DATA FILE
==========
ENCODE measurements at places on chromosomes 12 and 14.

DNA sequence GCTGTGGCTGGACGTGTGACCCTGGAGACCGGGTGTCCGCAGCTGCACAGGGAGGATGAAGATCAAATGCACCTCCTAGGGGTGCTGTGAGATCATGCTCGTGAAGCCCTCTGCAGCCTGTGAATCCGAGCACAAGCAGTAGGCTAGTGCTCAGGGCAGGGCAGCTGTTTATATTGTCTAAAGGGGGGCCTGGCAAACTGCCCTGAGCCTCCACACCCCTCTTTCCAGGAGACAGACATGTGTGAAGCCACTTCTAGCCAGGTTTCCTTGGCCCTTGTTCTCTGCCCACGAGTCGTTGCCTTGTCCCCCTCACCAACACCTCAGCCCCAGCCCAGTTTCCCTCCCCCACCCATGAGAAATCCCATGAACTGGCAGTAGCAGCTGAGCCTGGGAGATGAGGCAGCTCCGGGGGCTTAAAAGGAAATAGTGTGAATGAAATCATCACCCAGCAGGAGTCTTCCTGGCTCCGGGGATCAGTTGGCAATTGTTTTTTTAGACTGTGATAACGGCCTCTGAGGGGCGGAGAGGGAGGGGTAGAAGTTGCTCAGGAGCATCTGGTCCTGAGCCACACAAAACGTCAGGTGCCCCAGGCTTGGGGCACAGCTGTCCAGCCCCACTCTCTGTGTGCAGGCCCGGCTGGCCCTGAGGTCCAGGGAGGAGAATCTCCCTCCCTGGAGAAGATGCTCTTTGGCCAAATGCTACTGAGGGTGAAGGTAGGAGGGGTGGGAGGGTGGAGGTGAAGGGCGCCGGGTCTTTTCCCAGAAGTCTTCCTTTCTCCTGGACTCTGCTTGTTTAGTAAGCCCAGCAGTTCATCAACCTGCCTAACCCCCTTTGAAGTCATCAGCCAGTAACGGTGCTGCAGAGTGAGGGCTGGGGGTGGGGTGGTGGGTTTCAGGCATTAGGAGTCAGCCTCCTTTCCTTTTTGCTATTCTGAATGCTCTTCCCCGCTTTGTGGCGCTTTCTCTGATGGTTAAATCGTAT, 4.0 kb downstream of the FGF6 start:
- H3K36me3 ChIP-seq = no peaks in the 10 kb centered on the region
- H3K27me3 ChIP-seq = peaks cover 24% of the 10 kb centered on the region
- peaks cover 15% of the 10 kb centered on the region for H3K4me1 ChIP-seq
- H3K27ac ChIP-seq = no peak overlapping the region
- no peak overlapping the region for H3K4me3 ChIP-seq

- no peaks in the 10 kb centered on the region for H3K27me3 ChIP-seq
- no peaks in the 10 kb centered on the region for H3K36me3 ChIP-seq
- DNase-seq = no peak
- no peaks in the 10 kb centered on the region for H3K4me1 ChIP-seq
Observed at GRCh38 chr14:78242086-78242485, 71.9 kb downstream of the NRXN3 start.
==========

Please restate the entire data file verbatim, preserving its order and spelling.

ENCODE measurements at places on chromosomes 12 and 14.

DNA sequence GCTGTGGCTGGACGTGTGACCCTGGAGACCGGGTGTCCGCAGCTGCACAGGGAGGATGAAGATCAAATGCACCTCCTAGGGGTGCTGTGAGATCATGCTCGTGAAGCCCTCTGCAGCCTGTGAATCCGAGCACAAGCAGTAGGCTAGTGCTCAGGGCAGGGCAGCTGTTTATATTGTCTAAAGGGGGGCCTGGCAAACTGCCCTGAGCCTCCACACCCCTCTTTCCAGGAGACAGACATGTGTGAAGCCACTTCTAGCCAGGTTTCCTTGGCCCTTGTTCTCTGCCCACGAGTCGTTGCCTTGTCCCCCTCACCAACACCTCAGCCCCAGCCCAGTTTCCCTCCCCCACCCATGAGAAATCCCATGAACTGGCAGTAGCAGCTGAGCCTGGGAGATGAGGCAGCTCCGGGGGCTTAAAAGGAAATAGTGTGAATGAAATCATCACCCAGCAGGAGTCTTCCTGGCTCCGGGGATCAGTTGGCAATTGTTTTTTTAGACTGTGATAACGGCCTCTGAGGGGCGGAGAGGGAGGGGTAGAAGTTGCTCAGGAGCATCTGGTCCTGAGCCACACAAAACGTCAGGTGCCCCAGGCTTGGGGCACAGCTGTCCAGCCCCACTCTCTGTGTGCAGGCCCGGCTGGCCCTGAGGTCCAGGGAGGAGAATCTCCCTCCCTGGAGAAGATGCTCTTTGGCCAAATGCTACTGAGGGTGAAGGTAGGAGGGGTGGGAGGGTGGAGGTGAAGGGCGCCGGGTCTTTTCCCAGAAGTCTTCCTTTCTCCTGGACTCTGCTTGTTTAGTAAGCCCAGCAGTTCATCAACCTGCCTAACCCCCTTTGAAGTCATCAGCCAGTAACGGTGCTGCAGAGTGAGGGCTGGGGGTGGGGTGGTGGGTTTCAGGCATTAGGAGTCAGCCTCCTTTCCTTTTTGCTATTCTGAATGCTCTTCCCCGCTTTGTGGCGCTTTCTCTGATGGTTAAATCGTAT, 4.0 kb downstream of the FGF6 start:
- H3K36me3 ChIP-seq = no peaks in the 10 kb centered on the region
- H3K27me3 ChIP-seq = peaks cover 24% of the 10 kb centered on the region
- peaks cover 15% of the 10 kb centered on the region for H3K4me1 ChIP-seq
- H3K27ac ChIP-seq = no peak overlapping the region
- no peak overlapping the region for H3K4me3 ChIP-seq

- no peaks in the 10 kb centered on the region for H3K27me3 ChIP-seq
- no peaks in the 10 kb centered on the region for H3K36me3 ChIP-seq
- DNase-seq = no peak
- no peaks in the 10 kb centered on the region for H3K4me1 ChIP-seq
Observed at GRCh38 chr14:78242086-78242485, 71.9 kb downstream of the NRXN3 start.